Despite maintaining a public position of neutrality and a desire for peace throughout the conflict, US and European diplomats secretly expressed their approval for the TPLF offensive in meetings reported on by Sputnik. Later, the New York Times made clear that Abiy’s government had fallen out of its once-favored position with Washington after making peace with Eritrea, a country designated as a pariah state by Washington for its refusal to cooperate with US foreign policy goals in the region.
Speaking to reporters ahead of a January 10 phone call between Abiy and US President Joe Biden, a “senior administration official” described Eritrea, which is allied with Abiy against the TPLF, as playing an “unhelpful role” in the conflict.
“We do not believe that they have a constructive role to be played in a conflict that is taking place on the other side of their border,” the official added. Eritrea joined the conflict in November 2020, just days after the TPLF launched a surprise attack on ENDF forces stationed in Tigray. When Ethiopian forces retreated from Tigray into Eritrea and were given supplies and shelter, the TPLF fired ballistic missiles at the Eritrean capital of Asmara.
“President Biden expressed concern that the ongoing hostilities, including recent air strikes, continue to cause civilian casualties and suffering, and he reaffirmed the US commitment to work alongside the African Union and regional partners to help Ethiopians peacefully resolve the conflict,” the White House said in a readout of the call.
“Both leaders underscored the importance of the US-Ethiopia relationship, the potential to strengthen cooperation on a range of issues, and the need for concrete progress to resolve the conflict,” it added.

Unsolved Humanitarian Crisis Amid Stalemate

Despite the end of formal combat operations, ENDF drone strikes have reportedly continued inside Tigray, where the TPLF continues to refuse to acknowledge the legitimacy of Abiy’s government and insist on being treated on equal terms with the Ethiopian government, as if Tigray were a sovereign and independent country instead of a rebellious province.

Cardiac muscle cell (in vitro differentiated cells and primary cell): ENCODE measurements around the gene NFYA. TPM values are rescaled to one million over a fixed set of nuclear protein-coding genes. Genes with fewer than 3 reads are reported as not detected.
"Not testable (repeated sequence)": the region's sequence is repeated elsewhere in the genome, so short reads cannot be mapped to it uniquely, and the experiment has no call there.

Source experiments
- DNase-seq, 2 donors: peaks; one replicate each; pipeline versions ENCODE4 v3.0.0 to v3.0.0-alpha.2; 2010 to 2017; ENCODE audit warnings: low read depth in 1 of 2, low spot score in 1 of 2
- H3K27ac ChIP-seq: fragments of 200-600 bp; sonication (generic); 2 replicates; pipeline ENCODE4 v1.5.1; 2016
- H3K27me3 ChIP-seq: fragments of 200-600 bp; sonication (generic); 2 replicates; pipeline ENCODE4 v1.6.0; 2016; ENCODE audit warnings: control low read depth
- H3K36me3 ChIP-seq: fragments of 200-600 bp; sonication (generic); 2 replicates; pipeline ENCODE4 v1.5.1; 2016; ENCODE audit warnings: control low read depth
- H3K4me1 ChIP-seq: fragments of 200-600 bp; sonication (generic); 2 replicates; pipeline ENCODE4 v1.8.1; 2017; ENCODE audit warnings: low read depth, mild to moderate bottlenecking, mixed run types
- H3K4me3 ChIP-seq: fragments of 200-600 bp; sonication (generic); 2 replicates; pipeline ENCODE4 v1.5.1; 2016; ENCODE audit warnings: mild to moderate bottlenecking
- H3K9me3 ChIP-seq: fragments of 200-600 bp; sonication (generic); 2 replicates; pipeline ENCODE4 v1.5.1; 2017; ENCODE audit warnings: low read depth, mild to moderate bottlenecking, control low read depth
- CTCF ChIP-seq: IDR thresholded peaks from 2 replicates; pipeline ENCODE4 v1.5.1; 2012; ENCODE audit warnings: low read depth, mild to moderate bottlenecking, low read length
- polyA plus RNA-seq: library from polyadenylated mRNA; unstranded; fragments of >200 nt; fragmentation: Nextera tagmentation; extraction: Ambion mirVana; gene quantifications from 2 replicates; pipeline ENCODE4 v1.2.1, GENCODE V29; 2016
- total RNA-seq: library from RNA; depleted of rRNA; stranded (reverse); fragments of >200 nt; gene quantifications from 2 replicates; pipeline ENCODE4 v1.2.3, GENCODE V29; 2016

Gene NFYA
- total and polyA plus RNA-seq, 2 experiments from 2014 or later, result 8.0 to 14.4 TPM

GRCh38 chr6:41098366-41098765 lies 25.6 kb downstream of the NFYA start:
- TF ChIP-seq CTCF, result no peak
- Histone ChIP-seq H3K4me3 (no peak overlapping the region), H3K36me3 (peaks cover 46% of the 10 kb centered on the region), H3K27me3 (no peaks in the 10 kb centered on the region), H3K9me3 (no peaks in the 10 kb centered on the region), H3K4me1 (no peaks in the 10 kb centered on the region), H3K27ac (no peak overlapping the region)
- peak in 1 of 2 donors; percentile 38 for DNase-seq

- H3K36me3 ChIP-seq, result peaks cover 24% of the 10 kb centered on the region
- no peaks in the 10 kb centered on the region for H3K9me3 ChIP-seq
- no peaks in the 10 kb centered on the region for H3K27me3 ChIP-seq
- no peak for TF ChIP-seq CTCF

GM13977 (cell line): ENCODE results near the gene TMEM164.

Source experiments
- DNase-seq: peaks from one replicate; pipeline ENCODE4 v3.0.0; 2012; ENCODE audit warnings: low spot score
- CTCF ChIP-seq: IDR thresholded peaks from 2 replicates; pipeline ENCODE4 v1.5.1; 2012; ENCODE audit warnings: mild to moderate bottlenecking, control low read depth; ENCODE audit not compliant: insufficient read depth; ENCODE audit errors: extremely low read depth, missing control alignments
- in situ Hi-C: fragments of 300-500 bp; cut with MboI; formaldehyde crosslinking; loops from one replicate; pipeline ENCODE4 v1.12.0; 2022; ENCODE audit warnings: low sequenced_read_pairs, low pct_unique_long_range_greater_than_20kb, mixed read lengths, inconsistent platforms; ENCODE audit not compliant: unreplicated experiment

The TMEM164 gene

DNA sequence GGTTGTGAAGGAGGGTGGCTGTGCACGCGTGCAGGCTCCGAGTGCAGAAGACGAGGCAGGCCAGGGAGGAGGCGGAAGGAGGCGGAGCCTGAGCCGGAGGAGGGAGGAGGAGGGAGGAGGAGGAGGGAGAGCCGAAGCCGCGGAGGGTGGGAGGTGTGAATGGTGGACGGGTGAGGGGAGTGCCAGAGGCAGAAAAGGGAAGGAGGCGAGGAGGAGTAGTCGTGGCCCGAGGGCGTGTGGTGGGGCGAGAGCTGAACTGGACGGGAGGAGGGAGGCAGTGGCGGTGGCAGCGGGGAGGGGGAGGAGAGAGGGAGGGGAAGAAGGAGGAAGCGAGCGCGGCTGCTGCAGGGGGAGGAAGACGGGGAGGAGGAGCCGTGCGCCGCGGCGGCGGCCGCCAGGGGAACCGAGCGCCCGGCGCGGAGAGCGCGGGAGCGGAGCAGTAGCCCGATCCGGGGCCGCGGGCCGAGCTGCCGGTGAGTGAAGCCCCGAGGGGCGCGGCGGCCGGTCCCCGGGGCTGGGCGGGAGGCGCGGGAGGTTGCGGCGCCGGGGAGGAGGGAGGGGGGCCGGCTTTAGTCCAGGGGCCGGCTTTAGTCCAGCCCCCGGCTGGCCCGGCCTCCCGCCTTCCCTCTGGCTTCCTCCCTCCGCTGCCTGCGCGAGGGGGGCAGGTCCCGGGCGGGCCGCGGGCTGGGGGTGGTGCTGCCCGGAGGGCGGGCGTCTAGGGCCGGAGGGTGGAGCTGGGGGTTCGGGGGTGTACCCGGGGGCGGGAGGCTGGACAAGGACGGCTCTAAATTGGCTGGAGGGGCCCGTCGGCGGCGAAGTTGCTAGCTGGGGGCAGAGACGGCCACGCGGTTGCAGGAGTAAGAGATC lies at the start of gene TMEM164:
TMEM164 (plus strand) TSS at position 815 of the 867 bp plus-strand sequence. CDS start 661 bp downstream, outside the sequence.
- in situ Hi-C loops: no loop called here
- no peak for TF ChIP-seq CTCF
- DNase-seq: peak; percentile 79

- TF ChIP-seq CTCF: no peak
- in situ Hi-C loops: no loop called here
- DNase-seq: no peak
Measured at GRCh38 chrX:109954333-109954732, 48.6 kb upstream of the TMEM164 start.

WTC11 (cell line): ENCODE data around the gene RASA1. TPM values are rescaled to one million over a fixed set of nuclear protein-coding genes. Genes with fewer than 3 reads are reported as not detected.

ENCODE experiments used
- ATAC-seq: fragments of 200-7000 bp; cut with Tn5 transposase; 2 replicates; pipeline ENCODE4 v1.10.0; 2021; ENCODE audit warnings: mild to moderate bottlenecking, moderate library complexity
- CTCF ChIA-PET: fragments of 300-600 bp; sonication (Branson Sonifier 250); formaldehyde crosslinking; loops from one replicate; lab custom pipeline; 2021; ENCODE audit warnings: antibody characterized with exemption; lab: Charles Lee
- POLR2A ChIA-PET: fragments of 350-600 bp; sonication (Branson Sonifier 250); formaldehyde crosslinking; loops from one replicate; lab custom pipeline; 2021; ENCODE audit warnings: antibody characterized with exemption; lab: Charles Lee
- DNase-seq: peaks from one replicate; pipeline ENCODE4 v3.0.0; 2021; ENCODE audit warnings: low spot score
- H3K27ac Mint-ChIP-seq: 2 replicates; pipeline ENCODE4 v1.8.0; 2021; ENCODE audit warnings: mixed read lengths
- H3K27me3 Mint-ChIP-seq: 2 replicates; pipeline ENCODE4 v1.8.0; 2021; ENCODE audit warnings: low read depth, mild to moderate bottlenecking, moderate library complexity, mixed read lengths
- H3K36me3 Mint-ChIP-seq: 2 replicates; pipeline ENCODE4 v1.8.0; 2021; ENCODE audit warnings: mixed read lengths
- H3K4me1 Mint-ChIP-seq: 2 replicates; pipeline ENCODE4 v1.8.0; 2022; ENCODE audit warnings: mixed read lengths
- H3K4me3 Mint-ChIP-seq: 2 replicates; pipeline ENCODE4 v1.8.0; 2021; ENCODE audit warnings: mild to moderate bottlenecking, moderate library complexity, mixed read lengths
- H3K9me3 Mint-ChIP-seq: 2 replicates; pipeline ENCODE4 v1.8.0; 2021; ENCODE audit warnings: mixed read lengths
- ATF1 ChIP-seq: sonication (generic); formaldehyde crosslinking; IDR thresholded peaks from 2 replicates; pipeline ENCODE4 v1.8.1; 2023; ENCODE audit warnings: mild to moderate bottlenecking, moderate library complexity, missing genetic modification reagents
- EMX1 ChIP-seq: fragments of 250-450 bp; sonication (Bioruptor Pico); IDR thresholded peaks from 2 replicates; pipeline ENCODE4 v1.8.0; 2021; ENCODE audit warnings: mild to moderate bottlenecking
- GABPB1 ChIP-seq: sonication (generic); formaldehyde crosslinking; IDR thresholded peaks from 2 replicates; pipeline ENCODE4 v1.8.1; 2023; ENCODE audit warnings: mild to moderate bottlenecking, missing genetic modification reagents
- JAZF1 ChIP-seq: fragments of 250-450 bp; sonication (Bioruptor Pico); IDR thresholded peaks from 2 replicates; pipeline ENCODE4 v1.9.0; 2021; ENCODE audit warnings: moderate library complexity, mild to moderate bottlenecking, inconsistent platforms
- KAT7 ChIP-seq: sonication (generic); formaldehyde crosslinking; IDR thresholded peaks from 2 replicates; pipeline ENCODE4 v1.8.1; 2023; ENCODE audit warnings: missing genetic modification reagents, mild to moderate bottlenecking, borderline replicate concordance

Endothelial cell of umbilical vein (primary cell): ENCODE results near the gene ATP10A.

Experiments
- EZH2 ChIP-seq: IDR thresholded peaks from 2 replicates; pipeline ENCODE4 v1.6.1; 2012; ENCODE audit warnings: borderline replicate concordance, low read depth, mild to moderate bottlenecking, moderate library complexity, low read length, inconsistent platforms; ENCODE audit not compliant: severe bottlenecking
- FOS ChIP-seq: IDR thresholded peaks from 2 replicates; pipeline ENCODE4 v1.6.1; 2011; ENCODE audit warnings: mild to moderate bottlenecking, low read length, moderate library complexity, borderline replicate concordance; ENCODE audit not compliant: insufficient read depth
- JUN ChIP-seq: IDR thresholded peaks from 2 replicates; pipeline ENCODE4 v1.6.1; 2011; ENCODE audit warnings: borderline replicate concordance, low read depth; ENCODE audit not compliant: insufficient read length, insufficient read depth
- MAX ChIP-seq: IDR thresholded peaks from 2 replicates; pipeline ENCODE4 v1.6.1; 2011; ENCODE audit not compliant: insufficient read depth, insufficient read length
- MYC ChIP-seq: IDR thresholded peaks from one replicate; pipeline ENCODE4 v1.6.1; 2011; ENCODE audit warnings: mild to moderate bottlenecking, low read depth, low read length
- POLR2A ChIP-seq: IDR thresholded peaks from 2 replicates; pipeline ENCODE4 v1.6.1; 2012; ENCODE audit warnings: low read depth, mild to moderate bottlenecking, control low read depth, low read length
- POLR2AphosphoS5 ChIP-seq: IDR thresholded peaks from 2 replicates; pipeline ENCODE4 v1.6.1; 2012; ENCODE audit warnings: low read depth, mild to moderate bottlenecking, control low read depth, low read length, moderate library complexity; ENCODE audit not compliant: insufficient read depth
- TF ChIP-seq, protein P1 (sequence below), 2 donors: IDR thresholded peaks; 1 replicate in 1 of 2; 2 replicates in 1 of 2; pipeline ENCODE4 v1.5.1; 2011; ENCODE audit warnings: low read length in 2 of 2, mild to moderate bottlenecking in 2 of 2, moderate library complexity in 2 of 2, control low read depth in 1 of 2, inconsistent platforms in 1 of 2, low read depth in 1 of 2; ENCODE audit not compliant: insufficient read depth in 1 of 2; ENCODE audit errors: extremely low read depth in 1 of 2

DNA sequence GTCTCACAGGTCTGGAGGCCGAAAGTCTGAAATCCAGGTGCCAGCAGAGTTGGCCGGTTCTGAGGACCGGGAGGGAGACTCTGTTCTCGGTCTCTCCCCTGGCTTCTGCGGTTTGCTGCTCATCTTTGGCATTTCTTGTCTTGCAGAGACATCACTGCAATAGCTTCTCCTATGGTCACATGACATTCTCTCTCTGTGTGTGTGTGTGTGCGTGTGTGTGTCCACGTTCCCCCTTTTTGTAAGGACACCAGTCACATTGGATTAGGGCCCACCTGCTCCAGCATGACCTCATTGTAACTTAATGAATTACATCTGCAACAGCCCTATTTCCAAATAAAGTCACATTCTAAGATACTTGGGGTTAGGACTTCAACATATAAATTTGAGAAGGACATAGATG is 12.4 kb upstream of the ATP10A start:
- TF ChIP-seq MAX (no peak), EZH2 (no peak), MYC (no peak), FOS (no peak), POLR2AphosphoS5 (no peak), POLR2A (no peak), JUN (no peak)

Over the weekend, the UN Office for the Coordination of Humanitarian Affairs (OCHA) said it was suspending operations in Tigray in response to several airstrikes that reportedly hit refugee centers and killed civilians. However, Agence France-Presse noted the near-impossibility of independently verifying the claims, which have relied on TPLF media organs.
Widespread condemnation for the alleged ENDF strikes followed, including by the United States and United Nations. However, no parallel outcry has accompanied the TPLF’s shelling or seizure of Afar and Amhara towns, where numerous civilian casualties have also been reported.
A similar situation has happened in neighboring Yemen, where the same international bodies express their disgust at attacks launched on Saudi targets by the Houthis, but they do not condemn Saudi airstrikes on targets in Yemen, even when Saudi media admits they cause large numbers of casualties.
Nonetheless, a massive humanitarian crisis exists because of the 13-month conflict. The UN estimates that more than 4 million people have been displaced, with more than 70,000 crossing the border into Sudan. The UN World Food Program estimates 9.4 million Ethiopians are in need of food assistance.